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Documenting the quest to track down everything written by (and written about) the poet, translator, critic, and radio dramatist, Henry Reed.

An obsessive, armchair attempt to assemble a comprehensive bibliography, not just for the work of a poet, but for his entire life.

Read "Naming of Parts."

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Henry Reed, ca. 1960


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I Capture the Castle: A girl and her family struggle to make ends meet in an old English castle.
Dusty Answer: Young, privileged, earnest Judith falls in love with the family next door.
The Heat of the Day: In wartime London, a woman finds herself caught between two men.


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All posts for "RoyalLiteraryFund"

Reeding Lessons: the Henry Reed research blog

17.12.2017


Henry Reed's Royalties

The Royal Literary Fund was founded in 1790 by the minister and philosopher David Williams, who sought to create a means of aiding and assisting authors in financial distress. The impetus arose from the tragedy of Floyer Sydenham, an Oxford fellow and translator of Plato, who died in debtor's prison.

The RLF can rank among its beneficiaries such luminaries as Leigh Hunt, Joseph Conrad, Mervyn Peake, and James Joyce; as well as the widow of Robert Burns. Originally financed by subscribers, today the Royal Literary Fund counts amongst its income the estates of A.A. Milne, Rupert Brooke, G.K. Chesterson, and W. Somerset Maugham. The Fund was able to add "Royal" to its title in 1842, owing to the support of Prince Albert. An excellent short history of the RLF is available on their website as a .pdf.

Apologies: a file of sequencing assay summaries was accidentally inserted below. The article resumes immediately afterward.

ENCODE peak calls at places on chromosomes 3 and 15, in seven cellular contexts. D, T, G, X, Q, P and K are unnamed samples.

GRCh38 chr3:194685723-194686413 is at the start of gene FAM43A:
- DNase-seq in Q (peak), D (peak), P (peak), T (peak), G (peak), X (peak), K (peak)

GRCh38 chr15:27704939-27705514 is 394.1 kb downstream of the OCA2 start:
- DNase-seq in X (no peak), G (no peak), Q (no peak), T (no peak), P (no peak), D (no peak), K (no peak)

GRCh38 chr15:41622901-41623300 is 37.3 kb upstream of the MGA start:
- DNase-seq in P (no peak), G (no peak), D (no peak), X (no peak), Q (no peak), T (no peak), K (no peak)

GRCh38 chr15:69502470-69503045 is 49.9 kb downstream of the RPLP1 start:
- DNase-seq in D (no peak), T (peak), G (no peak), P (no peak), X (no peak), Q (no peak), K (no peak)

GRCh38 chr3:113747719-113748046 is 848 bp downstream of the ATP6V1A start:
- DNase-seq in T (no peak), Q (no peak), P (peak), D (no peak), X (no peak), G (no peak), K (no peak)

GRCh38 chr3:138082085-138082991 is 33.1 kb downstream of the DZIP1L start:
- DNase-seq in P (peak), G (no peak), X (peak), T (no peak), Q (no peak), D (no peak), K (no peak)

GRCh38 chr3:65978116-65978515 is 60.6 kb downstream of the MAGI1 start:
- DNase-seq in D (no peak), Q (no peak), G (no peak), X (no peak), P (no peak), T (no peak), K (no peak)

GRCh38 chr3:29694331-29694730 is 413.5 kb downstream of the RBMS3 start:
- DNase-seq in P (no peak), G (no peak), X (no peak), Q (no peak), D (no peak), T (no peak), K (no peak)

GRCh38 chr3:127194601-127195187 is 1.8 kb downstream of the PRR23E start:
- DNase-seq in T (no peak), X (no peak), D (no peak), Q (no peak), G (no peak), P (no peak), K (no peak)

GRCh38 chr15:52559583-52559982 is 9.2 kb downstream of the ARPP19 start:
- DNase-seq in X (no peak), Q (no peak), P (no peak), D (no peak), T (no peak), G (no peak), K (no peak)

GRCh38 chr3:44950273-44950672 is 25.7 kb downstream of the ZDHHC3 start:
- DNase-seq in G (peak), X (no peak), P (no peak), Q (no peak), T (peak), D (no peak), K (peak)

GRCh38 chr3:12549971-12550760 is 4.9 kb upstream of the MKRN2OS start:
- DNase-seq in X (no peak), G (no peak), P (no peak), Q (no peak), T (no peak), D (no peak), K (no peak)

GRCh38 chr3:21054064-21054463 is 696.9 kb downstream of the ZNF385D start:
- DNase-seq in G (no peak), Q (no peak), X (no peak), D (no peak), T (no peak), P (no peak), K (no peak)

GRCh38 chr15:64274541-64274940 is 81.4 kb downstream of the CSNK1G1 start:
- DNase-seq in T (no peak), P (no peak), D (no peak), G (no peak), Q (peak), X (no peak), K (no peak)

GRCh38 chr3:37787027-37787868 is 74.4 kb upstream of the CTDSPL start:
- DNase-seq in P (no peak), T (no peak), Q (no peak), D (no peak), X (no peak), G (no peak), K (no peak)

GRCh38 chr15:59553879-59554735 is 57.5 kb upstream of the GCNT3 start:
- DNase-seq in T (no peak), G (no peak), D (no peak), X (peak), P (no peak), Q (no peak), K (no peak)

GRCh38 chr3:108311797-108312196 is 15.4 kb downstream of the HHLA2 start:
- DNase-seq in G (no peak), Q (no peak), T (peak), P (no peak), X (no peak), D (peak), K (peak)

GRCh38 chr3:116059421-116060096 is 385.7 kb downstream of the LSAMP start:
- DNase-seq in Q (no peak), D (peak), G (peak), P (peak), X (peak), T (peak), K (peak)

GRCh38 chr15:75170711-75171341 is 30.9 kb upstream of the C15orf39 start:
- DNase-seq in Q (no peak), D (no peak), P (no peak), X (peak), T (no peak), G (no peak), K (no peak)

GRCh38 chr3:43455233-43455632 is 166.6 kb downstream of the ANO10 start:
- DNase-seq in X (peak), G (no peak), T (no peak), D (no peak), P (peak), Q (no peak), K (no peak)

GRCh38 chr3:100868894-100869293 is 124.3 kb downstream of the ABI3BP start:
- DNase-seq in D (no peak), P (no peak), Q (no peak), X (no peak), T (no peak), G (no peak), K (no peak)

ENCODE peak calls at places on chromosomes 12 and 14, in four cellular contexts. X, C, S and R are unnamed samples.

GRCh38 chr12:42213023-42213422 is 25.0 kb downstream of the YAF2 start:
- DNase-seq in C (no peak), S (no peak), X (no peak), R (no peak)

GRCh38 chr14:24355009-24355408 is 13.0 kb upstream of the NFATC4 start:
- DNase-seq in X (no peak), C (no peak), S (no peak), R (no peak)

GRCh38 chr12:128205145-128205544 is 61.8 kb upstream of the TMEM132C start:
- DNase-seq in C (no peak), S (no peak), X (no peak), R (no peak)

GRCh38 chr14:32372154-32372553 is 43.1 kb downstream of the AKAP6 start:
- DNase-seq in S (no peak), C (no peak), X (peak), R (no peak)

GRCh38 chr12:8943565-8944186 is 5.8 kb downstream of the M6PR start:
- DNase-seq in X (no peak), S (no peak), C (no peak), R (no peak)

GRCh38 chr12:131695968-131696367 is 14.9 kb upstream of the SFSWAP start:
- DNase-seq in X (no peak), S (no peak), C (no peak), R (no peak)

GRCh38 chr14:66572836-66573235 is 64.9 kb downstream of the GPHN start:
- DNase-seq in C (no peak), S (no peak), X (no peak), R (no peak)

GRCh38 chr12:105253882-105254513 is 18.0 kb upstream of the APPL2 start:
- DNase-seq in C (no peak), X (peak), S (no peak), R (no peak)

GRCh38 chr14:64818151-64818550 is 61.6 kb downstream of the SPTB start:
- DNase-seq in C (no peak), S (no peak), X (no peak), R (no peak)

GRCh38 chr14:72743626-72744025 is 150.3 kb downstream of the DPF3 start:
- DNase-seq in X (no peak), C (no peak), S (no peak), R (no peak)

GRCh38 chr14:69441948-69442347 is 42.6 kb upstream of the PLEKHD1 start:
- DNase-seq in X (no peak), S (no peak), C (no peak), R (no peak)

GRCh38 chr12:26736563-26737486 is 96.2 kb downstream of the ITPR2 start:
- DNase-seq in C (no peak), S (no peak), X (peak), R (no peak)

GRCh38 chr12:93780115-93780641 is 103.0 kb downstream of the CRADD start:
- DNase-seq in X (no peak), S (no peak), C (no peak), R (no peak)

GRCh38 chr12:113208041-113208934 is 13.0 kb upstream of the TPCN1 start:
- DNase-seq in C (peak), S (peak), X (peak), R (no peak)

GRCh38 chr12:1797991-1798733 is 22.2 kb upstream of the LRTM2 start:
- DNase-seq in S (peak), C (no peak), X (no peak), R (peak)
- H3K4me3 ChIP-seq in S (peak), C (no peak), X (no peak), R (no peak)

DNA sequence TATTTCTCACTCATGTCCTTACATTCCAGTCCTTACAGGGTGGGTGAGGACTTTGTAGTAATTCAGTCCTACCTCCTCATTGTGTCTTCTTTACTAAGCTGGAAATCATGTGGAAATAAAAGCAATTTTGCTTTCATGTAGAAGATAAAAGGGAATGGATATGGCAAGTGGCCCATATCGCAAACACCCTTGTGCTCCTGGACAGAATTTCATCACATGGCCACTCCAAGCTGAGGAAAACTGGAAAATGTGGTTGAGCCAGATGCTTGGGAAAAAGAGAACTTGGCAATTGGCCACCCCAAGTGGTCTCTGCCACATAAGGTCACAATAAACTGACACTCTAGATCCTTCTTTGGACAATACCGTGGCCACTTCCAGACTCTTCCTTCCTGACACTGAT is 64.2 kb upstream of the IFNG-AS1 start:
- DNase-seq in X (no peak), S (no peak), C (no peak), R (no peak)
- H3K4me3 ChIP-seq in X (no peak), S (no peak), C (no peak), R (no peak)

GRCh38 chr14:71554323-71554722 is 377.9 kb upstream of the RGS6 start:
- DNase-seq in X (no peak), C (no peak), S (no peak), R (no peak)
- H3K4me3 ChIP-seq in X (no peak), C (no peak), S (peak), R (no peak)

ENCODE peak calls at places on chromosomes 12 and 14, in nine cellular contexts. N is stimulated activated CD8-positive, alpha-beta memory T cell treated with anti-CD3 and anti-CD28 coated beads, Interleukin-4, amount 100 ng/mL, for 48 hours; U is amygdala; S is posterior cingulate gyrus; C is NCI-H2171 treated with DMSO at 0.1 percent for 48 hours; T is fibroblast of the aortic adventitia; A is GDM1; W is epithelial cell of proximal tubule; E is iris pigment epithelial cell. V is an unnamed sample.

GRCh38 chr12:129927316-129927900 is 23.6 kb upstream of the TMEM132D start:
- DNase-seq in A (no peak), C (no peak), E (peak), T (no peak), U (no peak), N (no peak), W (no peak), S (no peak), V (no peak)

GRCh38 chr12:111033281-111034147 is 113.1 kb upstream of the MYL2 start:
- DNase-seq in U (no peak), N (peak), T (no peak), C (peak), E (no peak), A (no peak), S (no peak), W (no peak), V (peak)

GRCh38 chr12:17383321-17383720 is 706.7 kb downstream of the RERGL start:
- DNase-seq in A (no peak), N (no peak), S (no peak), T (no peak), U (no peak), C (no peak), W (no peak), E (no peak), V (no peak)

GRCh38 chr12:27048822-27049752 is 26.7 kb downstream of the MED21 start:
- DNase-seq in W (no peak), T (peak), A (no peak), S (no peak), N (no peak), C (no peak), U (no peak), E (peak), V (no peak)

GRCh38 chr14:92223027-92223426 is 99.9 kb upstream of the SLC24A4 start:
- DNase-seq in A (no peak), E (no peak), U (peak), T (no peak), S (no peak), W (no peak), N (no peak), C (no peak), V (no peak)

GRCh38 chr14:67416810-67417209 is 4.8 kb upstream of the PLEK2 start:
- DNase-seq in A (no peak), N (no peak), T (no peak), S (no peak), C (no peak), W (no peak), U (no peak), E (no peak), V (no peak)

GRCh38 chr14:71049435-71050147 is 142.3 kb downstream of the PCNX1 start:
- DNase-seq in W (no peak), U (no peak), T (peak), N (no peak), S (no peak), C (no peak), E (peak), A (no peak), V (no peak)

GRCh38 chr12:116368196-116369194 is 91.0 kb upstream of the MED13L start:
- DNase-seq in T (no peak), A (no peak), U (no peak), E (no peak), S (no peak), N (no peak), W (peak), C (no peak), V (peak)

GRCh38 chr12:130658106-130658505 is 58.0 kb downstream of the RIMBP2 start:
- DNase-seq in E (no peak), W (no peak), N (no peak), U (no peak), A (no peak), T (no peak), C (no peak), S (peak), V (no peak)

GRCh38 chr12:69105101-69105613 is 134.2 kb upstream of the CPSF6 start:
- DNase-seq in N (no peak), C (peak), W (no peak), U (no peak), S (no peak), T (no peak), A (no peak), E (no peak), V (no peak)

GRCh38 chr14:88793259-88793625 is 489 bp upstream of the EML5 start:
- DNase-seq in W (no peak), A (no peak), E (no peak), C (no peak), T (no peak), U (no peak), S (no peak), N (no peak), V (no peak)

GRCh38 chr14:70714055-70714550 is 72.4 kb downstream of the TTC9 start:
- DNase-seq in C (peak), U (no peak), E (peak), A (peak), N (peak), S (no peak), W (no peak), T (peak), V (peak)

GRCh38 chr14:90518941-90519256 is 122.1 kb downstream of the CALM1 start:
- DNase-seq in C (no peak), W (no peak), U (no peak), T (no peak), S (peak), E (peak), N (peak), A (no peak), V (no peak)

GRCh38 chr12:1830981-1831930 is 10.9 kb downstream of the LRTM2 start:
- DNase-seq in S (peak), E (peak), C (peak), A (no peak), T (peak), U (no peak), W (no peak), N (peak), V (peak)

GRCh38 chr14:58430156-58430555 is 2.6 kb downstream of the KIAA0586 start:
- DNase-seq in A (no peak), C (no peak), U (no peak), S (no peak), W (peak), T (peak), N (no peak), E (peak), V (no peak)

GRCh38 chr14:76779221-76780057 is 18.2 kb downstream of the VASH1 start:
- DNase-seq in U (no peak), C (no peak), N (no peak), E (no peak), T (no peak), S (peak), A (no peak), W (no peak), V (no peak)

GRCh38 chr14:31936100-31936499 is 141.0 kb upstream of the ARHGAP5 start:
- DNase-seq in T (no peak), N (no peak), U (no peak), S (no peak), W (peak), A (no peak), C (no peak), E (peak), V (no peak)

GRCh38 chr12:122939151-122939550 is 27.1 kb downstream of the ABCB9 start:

RLF

The Royal Literary Fund currently manages permissions for use of Henry Reed's poems and plays. As a not-for-profit organization, the Fund must report its income to the Charity Commission, which registers and regulates charities in England in Wales. On the Charity Commission's website are financial statistics, as well as annual reports. In the latter, we can glean some numbers for Henry Reed's annual royalty income since 2004:
2011: £1,411 (~$2,284)
2010: £1,288 (~$1,993)
2009: £270 (~$418)
2008: £1,835 (~$2,840)
2007: £2,185 (~$3,381)
2006: £1,543 (~$2,388)
2005: £706 (~$1,093)
2004: £1,948 (~$3,015)
In 1946, Reed surmised that a writer might survive on £1,000 a year. He might have settled for W. Somerset Maugham's royalties, which amounted to £139,723 in 2011, or the profits from the Pooh Properties Trust, which took in £127,500. Or, perhaps, he could take comfort in the fact that Rupert Brooke himself made a mere £220.



1513. Hodge, Alan. "Thunder on the Right." Tribune (London), 14 June 1946, 15.
Hodge finds 'dry charm as well as quiet wit' in "Judging Distances," but overall feels Reed is 'diffuse and not sufficiently accomplished.'



1st lesson:

Reed, Henry (1914-1986). Born: Birmingham, England, 22 February 1914; died: London, 8 December 1986.

Education: MA, University of Birmingham, 1936. Served: RAOC, 1941-42; Foreign Office, Bletchley Park, 1942-1945. Freelance writer: BBC Features Department, 1945-1980.

Author of: A Map of Verona: Poems (1946)
The Novel Since 1939 (1946)
Moby Dick: A Play for Radio from Herman Melville's Novel (1947)
Lessons of the War (1970)
Hilda Tablet and Others: Four Pieces for Radio (1971)
The Streets of Pompeii and Other Plays for Radio (1971)
Collected Poems (1991, 2007)
The Auction Sale (2006)


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